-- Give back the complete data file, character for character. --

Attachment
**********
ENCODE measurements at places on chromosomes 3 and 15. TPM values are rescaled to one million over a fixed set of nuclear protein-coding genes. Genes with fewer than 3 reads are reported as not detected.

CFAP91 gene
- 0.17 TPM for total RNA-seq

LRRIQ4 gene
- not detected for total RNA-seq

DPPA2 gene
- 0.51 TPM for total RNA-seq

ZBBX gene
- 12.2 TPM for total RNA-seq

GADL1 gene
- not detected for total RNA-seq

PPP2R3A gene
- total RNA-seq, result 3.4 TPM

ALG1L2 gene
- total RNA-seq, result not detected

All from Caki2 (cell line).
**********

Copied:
ENCODE measurements at places on chromosomes 3 and 15. TPM values are rescaled to one million over a fixed set of nuclear protein-coding genes. Genes with fewer than 3 reads are reported as not detected.

CFAP91 gene
- 0.17 TPM for total RNA-seq

LRRIQ4 gene
- not detected for total RNA-seq

DPPA2 gene
- 0.51 TPM for total RNA-seq

ZBBX gene
- 12.2 TPM for total RNA-seq

GADL1 gene
- not detected for total RNA-seq

PPP2R3A gene
- total RNA-seq, result 3.4 TPM

ALG1L2 gene
- total RNA-seq, result not detected

All from Caki2 (cell line).